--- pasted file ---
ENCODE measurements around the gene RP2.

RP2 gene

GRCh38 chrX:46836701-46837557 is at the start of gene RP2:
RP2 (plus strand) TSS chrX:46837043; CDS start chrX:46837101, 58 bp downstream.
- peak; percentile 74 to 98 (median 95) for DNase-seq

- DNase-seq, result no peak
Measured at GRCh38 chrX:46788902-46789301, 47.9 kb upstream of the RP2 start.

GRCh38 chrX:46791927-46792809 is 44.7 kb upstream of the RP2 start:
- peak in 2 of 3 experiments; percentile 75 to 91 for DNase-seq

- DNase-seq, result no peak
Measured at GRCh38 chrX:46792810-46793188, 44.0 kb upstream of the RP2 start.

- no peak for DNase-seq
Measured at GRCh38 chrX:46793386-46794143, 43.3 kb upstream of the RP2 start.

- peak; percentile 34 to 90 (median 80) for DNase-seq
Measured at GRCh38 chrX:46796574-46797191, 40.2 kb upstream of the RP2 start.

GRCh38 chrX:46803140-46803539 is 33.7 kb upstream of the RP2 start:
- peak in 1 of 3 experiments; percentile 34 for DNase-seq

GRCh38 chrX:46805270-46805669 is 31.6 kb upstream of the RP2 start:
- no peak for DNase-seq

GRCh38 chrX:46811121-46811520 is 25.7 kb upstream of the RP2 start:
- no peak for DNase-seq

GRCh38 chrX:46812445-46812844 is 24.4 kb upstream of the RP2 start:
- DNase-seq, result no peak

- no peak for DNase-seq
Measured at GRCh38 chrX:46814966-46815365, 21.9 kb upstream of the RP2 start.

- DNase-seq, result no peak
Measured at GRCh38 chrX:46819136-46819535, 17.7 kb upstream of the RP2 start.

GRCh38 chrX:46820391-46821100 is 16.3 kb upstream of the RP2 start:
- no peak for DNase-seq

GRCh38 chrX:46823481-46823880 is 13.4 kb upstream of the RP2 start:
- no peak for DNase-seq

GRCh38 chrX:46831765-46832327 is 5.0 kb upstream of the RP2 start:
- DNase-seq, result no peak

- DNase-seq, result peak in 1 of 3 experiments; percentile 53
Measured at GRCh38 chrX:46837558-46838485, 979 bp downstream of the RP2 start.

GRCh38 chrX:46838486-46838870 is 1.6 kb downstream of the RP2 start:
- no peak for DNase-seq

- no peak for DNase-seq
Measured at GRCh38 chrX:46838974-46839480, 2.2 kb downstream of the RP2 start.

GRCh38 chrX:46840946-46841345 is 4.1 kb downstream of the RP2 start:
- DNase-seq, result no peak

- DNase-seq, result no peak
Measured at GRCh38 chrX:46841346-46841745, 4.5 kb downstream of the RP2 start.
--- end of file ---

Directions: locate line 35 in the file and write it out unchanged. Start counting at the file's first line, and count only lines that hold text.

Measured at GRCh38 chrX:46837558-46838485, 979 bp downstream of the RP2 start.